Judges 15

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1 But it came to pass after a while, in the time of wheat-harvest, that Samson visited his wife with a kid; and he said, I will go in to my wife into the chamber. But her father would not suffer him to go in.

2 And her father said, I verily thought that thou hadst utterly hated her; therefore I gave her to thy companion: is not her younger sister fairer than she? take her, I pray thee, instead of her.

3 And Samson said concerning them, Now shall I be more blameless than the Philistines, though I do them a displeasure.

4 And Samson went and caught three hundred foxes, and took fire-brands, and turned tail to tail, and put a fire-brand in the midst between two tails.

5 And when he had set the brands on fire, he let them go into the standing corn of the Philistines, and burnt up both the shocks and also the standing corn, with the vineyards and olives.

6 Then the Philistines said, Who hath done this? And they answered, Samson, the son-in-law of the Timnite, because he had taken his wife, and given her to his companion. And the Philistines came up, and burnt her and her father with fire.

7 And Samson said to them, Though ye have done this, yet will I be avenged of you, and after that I will cease.

8 And he smote them hip and thigh with a great slaughter. And he went down and dwelt in the top of the rock Etam.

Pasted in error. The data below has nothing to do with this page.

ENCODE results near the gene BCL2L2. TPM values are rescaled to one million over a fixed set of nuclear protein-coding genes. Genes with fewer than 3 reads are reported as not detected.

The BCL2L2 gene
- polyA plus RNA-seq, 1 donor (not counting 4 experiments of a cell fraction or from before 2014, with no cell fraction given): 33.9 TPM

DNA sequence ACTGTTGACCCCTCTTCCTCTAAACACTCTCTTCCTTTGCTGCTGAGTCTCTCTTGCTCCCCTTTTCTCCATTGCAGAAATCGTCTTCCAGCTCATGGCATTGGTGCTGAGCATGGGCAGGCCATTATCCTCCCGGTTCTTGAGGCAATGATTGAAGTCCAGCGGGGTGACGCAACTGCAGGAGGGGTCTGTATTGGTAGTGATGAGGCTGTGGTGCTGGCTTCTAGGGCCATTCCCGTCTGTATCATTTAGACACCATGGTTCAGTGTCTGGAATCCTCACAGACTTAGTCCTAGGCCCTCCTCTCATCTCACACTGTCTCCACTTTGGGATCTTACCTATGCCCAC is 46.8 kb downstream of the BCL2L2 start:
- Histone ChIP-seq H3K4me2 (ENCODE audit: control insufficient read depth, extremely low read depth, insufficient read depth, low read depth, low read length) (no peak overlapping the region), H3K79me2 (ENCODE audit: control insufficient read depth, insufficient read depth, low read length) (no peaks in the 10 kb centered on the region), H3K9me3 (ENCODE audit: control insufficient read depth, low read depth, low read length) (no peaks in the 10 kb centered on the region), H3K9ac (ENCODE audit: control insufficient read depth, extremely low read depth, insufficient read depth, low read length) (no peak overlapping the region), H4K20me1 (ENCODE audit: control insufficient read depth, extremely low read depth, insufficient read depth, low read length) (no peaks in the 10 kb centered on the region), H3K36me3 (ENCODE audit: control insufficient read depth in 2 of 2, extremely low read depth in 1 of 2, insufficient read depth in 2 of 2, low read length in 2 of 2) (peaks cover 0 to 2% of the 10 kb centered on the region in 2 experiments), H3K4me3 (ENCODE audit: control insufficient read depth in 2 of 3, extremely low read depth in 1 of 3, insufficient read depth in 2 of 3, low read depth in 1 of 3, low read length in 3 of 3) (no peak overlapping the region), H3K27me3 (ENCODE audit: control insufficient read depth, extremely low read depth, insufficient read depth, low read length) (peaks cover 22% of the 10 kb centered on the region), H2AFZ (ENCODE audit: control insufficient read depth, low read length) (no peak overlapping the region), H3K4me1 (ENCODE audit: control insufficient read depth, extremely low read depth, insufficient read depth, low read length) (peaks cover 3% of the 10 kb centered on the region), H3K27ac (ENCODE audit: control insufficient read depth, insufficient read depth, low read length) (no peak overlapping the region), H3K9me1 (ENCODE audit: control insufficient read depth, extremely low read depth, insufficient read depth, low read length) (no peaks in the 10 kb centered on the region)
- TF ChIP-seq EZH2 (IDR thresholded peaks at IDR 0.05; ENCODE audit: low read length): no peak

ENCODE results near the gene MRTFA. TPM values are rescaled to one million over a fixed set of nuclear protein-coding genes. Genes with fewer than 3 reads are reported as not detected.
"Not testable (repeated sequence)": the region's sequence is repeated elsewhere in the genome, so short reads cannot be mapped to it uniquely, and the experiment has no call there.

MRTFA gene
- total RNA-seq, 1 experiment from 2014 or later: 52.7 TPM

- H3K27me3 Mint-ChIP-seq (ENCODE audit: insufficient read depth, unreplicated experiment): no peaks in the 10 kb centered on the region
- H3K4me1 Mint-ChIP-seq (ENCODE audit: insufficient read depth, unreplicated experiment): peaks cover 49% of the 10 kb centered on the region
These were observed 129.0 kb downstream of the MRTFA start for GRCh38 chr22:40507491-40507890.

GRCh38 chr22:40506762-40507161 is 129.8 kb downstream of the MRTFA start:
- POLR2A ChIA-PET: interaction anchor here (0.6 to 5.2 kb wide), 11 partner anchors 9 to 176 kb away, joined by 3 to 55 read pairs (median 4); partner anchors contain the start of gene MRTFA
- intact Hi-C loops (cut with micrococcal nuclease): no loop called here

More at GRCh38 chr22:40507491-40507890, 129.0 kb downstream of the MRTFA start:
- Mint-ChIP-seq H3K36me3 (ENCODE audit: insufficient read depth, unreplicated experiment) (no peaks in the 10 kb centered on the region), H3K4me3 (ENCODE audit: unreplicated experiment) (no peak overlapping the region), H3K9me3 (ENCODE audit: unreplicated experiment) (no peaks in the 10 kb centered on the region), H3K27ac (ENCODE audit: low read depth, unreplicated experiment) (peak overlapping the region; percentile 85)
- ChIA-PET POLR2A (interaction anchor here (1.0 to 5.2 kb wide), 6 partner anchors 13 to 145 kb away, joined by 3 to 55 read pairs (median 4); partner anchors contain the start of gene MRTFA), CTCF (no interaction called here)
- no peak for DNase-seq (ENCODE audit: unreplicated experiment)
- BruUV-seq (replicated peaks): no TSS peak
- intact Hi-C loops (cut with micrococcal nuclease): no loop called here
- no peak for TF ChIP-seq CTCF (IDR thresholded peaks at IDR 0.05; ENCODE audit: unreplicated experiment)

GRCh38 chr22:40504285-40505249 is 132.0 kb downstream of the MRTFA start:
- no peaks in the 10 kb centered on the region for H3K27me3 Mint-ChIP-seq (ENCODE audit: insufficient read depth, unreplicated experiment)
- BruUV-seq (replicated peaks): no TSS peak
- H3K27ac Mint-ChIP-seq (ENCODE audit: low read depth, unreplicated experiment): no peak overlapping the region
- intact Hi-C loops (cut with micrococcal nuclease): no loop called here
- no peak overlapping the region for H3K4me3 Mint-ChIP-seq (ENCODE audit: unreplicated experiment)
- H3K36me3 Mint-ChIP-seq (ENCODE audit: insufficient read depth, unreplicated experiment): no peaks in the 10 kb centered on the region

9 Then the Philistines went up, and encamped in Judah, and spread themselves in Lehi.

10 And the men of Judah said, Why have ye come up against us? And they answered, We have come to bind Samson, to do to him as he hath done to us.

11 Then three thousand men of Judah went to the top of the rock Etam, and said to Samson, Knowest thou not that the Philistines are rulers over us? what is this that thou hast done to us? And he said to them, As they did to me, so have I done to them.

12 And they said to him, We have come down to bind thee, that we may deliver thee into the hand of the Philistines. And Samson said to them, Swear to me, that ye will not fall upon me yourselves.

13 And they spoke to him, saying, No; but we will bind thee fast, and deliver thee into their hand: but surely we will not kill thee. And they bound him with two new cords, and brought him up from the rock.

14 And when he came to Lehi, the Philistines shouted against him: and the Spirit of the LORD came mightily upon him, and the cords that were upon his arms became as flax that was burnt with fire, and his bands loosed from off his the hands.

15 And he found a fresh jaw-bone of an ass, and put forth his hand, and took it, and slew a thousand men with it.

16 And Samson said, With the jaw-bone of an ass, heaps upon heaps, with the jaw of an ass have I slain a thousand men.

17 And it came to pass when he had made an end of speaking, that he cast away the jaw-bone out of his hand, and called that place Ramath-lehi.

18 And he was very thirsty, and called on the LORD, and said, Thou hast given this great deliverance into the hand of thy servant: and now shall I die by thirst, and fall into the hand of the uncircumcised?

19 But God cleaved a hollow place that was in the jaw, and there came water out of it; and when he had drank, his spirit came again, and he revived. Wherefore he called the name of it En-hakkore, which is in Lehi to this day.

20 And he judged Israel, in the days of the Philistines, twenty years.